Morris 2015

Ian Morris, Foragers, farmers, and fossil fuels, How human values evolve. University Center for Human Values Series (Princeton 2015).

Most people in the world today think democracy and gender equality are good, and that violence and wealth inequality are bad. But most people who lived during the 10,000 years before the nineteenth century thought just the opposite. Drawing on archaeology, anthropology, biology, and history, Ian Morris, author of the best-selling Why the West Rules—for Now, explains why. The result is a compelling new argument about the evolution of human values, one that has far-reaching implications for how we understand the past—and for what might happen next.

Fundamental long-term changes in values, Morris argues, are driven by the most basic force of all: energy. Humans have found three main ways to get the energy they need—from foraging, farming, and fossil fuels. Each energy source sets strict limits on what kinds of societies can succeed, and each kind of society rewards specific values. In tiny forager bands, people who value equality but are ready to settle problems violently do better than those who aren’t; in large farming societies, people who value hierarchy and are less willing to use violence do best; and in huge fossil-fuel societies, the pendulum has swung back toward equality but even further away from violence.

But if our fossil-fuel world favors democratic, open societies, the ongoing revolution in energy capture means that our most cherished values are very likely to turn out—at some point fairly soon—not to be useful any more.

Originating as the Tanner Lectures delivered at Princeton University, the book includes challenging responses by novelist Margaret Atwood, philosopher Christine Korsgaard, classicist Richard Seaford, and historian of China Jonathan Spence.

Moshage 1960

Julius Moshage, Energie bewegt die Welt, Das große Buch der Naturkräfte. (1960).

Muhly 1973

J. D. Muhly & T. A. Wertime, Evidence for the sources and use of tin during the Bronze Age of the Near East: a reply to J. E. Dayton. World Archaeology 5 (1973), 111–122.

Park 2015

Jang-Sik Park & Susanne Reichert, Technological tradition of the Mongol Empire as inferred from bloomery and cast iron objects excavated in Karakorum. Journal of Archaeological Science 53 (2015), 49–60.

Iron objects from Karakorum, the former capital of the Mongol Empire, were metallographically examined. Most were forged out of bloomery iron, particularly those requiring superior functional properties. By contrast, approximately one third were made from cast iron, with carbon levels approximating either cast iron or ultrahigh carbon steel. The carbon concentration of the bloomery products was controlled either by a carburization treatment directed at the functional parts or by the welding of a pre-carburized steel plate to a low carbon body. By comparison, cast iron-based steelmaking was achieved by subjecting pieces of solid cast iron to a combined thermal and mechanical treatment aimed at accelerating decarburization. Some anonymous cast objects were circulated as a feedstock for this unique process, naturally taking the form of thin plates. Also, the cast products examined were contaminated with substantial amounts of sulfur and silicon, suggesting that they originated from liquid iron smelted at relatively high temperatures using fossil fuel instead of charcoal. Given these findings, it can be concluded that the Mongol Empire took advantage of an effective multi-faceted iron tradition, which combined bloomery-based and cast iron-based iron technologies. It is important to note, however, that the former still remained the key technological tradition dominating the local contemporary iron industry.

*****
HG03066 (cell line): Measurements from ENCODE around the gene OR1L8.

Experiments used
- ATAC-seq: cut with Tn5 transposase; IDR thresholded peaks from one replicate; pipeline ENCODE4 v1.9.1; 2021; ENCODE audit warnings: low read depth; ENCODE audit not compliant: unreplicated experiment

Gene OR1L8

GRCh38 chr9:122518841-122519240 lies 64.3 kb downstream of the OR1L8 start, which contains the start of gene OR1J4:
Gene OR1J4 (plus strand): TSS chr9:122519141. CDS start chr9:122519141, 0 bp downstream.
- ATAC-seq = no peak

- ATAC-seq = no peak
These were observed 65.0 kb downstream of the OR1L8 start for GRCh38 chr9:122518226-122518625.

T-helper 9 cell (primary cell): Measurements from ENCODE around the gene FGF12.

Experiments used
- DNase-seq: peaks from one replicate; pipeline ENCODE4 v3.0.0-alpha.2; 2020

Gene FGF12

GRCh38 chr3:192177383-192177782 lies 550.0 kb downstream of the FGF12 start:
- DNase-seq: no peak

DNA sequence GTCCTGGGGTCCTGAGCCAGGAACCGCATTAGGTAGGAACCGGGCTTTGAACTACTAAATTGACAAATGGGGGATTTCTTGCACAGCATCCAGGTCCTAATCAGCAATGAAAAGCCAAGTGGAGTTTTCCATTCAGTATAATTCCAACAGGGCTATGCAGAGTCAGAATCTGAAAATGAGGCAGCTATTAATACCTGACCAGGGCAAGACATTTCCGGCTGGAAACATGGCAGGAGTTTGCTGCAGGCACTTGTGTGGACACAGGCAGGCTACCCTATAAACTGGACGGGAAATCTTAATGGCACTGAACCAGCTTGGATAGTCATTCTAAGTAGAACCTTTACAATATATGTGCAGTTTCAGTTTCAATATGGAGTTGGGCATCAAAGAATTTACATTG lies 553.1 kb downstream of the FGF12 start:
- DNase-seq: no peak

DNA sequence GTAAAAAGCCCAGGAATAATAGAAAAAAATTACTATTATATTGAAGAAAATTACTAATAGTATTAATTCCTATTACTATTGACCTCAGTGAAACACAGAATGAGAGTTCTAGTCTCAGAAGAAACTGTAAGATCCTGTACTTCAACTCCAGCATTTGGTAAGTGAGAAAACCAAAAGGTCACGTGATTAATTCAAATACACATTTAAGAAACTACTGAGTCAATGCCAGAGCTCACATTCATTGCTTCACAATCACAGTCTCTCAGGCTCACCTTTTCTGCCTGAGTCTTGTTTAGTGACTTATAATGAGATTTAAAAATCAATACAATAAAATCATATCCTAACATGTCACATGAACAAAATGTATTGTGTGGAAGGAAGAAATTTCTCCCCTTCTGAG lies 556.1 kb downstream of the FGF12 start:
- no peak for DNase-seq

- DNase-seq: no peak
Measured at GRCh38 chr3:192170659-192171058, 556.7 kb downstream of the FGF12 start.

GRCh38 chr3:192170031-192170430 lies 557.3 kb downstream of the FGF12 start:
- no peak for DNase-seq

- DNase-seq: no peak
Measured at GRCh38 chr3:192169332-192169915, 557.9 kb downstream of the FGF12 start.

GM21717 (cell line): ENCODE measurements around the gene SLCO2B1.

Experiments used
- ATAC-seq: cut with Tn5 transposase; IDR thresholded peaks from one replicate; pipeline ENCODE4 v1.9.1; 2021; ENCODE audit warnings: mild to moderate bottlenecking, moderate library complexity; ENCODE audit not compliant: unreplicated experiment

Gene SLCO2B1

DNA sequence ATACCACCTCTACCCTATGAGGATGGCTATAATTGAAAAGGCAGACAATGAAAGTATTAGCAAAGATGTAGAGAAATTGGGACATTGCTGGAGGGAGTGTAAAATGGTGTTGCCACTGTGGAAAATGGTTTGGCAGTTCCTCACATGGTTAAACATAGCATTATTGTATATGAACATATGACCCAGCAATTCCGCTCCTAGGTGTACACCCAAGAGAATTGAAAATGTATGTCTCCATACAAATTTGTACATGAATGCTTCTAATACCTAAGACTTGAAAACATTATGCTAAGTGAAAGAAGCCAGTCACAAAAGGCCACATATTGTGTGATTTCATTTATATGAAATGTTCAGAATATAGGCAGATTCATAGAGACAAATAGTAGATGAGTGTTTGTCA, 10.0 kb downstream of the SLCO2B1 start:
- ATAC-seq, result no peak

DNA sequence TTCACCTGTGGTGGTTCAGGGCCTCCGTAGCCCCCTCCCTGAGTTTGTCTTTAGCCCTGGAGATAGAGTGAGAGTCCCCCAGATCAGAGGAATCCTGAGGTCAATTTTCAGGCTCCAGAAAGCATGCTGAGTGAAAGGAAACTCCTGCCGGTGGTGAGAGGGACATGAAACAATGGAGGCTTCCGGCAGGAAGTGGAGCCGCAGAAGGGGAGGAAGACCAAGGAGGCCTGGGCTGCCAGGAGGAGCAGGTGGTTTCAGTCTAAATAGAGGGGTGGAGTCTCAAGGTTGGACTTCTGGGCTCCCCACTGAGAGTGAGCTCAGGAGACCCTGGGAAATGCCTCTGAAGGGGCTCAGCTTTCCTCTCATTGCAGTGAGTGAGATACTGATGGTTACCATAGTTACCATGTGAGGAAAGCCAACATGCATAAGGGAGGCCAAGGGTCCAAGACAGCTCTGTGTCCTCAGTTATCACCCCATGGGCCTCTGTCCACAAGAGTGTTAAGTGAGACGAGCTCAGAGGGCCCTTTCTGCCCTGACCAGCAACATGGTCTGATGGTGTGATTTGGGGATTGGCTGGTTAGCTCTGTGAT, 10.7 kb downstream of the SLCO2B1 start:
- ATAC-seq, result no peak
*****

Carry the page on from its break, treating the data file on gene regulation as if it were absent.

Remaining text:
Keywords: Mongol Empire | Karakorum | Iron tradition | Bloomery iron | Cast iron | Steelmaking

Pernicka 1998

Ernst Pernicka, Die Ausbreitung der Zinnbronze im 3. Jahrtausend. In: Bernhard Hänsel (Hrsg.), Mensch und Umwelt in der Bronzezeit Europas – Man and Environment in European Bronze Age, Abschlußtagung: Die Bronzezeit, das erste goldene Zeitalter Europas, Berlin, 17.–19. März 1997. (Kiel 1998), 135–147.

Rovira 1999

Salvador Rovira, Una propuesta metodológica para el estudio de la metalurgia prehistórica, El caso de Gorny en la región de Kargaly (Orenburg, Rusia). Trabajos de Prehistoria 56 (1999), ii, 85–113.

A Methodological Proposal to Study the Prehistorical Metallurgy: The Case of Gorny in the Kargaly Region (Orenburg, Russia)

Archaeological field-work realised at the site ofGorny (occupied from 1700 to 1400 BC) has furnished an important collection of materials related to metallurgical activities (ores, slags, by-products and copper objects). These have been analyzed by a variety of instrumental techniques (scanning electron microscopy, X-ray fluorescence spectroscopy and metallography). The results show that metallurgy was a primitive one that worked oxidised copper ores by a non-slagging smelting process. Cast objects were finished by cold hammering and, on some occasions, annealing.

A replication of the prehistoric technology has been achieved by means of on-site smelting experiments. Thus, economic variables such as the efficiency of copper recovery and charcoal consumption have been evaluated and, using them, theoretical models of copper production and its behavioural impact have been constructed.